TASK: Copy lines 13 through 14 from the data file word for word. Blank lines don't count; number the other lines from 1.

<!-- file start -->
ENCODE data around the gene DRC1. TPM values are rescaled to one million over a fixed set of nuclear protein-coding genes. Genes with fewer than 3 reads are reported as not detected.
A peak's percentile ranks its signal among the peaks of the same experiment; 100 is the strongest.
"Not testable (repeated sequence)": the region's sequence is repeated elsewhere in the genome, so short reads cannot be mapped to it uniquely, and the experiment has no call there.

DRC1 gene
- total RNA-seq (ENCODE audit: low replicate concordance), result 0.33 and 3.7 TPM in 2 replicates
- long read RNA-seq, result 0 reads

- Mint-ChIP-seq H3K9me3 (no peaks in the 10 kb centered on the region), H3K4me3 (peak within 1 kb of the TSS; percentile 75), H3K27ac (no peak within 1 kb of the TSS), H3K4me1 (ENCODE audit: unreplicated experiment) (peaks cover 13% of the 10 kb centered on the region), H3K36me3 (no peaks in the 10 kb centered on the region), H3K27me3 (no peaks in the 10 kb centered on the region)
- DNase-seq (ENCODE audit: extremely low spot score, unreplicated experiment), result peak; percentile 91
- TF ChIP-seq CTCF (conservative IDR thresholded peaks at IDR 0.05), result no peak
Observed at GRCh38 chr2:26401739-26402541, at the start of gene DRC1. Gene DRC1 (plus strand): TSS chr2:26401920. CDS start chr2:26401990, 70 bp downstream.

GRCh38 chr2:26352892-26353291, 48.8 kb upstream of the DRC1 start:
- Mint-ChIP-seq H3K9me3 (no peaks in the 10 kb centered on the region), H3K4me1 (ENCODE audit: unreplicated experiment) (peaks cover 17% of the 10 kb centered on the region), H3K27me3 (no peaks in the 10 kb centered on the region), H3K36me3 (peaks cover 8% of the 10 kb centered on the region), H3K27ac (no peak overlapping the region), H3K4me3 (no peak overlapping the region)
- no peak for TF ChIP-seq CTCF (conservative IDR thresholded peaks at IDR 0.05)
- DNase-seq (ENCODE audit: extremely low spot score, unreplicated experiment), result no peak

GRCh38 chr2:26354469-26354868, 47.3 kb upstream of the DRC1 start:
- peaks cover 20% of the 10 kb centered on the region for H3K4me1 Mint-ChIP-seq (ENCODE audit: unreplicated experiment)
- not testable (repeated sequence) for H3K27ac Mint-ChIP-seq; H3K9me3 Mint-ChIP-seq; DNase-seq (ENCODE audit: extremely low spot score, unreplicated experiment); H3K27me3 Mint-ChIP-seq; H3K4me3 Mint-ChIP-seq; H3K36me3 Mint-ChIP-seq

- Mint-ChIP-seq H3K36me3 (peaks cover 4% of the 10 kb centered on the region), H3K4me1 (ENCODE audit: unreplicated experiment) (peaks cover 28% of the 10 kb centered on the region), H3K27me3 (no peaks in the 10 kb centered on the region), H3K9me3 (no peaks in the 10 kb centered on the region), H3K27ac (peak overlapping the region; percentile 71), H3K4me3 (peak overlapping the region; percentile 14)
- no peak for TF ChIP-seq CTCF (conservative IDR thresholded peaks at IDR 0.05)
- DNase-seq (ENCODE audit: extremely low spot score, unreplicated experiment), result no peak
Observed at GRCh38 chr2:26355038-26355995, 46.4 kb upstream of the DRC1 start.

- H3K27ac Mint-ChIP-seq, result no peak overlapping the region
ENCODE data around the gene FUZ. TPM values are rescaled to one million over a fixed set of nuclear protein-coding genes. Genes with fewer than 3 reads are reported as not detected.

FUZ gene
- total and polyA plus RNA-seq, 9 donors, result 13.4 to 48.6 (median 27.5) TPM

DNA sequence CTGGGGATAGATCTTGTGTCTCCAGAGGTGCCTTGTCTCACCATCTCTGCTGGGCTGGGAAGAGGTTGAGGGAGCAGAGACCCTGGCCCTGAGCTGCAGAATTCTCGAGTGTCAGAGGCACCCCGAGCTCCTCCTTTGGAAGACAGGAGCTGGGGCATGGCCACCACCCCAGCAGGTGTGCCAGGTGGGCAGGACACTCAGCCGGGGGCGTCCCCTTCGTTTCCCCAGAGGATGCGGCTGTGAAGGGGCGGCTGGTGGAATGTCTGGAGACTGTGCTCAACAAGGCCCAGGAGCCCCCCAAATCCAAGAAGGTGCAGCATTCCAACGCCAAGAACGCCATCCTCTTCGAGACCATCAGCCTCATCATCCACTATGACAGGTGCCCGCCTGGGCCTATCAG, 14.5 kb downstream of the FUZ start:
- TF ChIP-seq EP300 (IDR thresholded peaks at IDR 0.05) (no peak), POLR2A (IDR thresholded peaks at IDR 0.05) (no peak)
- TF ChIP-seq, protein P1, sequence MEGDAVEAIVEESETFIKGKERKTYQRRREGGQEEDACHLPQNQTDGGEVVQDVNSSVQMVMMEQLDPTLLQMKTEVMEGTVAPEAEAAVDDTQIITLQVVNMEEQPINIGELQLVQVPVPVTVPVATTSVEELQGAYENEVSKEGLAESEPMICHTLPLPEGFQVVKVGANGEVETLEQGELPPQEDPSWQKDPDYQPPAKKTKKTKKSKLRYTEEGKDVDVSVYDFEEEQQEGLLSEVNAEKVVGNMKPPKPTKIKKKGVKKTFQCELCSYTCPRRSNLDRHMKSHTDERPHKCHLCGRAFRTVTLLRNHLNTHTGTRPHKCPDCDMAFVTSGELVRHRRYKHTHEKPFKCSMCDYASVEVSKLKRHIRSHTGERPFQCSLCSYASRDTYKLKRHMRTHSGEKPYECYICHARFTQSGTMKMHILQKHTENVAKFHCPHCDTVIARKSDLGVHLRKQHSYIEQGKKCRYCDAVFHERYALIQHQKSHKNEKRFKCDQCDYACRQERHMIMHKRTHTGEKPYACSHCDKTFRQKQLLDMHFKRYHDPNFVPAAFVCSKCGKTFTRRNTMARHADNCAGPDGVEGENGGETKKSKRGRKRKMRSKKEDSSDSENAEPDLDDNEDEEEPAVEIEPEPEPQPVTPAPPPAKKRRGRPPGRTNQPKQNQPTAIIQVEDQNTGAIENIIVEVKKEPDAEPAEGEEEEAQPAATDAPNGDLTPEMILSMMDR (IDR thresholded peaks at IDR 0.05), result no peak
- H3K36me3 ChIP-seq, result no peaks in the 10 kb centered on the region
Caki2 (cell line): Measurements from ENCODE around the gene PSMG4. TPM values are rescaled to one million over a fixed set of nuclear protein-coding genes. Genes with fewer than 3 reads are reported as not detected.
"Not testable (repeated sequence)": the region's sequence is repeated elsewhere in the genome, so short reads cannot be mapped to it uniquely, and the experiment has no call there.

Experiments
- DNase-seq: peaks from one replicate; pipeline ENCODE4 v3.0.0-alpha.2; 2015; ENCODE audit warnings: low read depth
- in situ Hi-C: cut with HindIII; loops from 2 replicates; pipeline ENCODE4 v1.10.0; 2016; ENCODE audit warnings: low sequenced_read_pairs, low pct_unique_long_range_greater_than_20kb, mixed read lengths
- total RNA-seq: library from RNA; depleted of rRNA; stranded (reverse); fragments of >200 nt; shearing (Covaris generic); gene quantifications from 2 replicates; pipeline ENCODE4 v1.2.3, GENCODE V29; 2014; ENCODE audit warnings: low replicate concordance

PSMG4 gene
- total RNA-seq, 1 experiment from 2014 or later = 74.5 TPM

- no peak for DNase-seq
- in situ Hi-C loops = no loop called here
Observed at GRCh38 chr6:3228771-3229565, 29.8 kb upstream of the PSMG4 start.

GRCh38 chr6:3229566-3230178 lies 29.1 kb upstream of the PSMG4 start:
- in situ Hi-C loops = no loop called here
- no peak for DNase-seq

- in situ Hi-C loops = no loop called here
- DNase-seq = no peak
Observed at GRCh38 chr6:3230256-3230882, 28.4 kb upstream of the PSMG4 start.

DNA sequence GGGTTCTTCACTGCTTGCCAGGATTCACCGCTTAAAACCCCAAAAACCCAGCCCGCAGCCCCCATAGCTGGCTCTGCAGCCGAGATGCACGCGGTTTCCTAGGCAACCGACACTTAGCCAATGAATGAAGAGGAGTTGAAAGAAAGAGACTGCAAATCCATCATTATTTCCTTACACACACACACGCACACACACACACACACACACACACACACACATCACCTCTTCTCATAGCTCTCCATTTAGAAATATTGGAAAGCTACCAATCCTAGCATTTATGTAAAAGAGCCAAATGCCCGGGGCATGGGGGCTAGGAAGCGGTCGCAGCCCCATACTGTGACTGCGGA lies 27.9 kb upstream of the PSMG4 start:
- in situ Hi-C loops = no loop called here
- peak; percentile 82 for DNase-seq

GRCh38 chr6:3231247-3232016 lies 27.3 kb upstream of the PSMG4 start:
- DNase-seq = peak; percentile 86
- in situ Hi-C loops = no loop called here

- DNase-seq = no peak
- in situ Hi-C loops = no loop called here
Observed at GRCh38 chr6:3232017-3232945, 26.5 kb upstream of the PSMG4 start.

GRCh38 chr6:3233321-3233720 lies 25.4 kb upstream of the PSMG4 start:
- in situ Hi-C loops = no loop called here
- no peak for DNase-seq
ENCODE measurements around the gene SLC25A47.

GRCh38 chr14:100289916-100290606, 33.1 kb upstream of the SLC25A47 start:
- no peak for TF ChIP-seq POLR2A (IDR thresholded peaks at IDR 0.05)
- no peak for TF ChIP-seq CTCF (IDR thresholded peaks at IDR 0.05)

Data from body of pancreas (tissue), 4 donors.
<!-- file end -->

- no peak for TF ChIP-seq CTCF (conservative IDR thresholded peaks at IDR 0.05)
- DNase-seq (ENCODE audit: extremely low spot score, unreplicated experiment), result no peak